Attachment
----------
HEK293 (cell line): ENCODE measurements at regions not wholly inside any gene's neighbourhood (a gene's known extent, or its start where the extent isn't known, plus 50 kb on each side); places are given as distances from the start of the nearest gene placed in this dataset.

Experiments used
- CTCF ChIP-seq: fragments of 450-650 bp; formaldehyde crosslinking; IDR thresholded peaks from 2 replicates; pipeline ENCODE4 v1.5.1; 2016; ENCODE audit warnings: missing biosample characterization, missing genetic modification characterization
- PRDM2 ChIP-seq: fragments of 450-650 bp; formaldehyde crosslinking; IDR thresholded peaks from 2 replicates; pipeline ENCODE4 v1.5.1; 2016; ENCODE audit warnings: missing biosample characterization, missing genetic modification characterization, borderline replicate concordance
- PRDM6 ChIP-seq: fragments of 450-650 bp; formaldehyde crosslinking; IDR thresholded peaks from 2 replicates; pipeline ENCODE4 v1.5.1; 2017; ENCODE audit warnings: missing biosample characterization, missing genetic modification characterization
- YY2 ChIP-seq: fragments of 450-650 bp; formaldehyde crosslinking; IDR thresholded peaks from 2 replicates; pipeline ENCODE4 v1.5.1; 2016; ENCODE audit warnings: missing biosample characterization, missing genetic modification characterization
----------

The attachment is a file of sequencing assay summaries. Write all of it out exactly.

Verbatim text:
HEK293 (cell line): ENCODE measurements at regions not wholly inside any gene's neighbourhood (a gene's known extent, or its start where the extent isn't known, plus 50 kb on each side); places are given as distances from the start of the nearest gene placed in this dataset.

Experiments used
- CTCF ChIP-seq: fragments of 450-650 bp; formaldehyde crosslinking; IDR thresholded peaks from 2 replicates; pipeline ENCODE4 v1.5.1; 2016; ENCODE audit warnings: missing biosample characterization, missing genetic modification characterization
- PRDM2 ChIP-seq: fragments of 450-650 bp; formaldehyde crosslinking; IDR thresholded peaks from 2 replicates; pipeline ENCODE4 v1.5.1; 2016; ENCODE audit warnings: missing biosample characterization, missing genetic modification characterization, borderline replicate concordance
- PRDM6 ChIP-seq: fragments of 450-650 bp; formaldehyde crosslinking; IDR thresholded peaks from 2 replicates; pipeline ENCODE4 v1.5.1; 2017; ENCODE audit warnings: missing biosample characterization, missing genetic modification characterization
- YY2 ChIP-seq: fragments of 450-650 bp; formaldehyde crosslinking; IDR thresholded peaks from 2 replicates; pipeline ENCODE4 v1.5.1; 2016; ENCODE audit warnings: missing biosample characterization, missing genetic modification characterization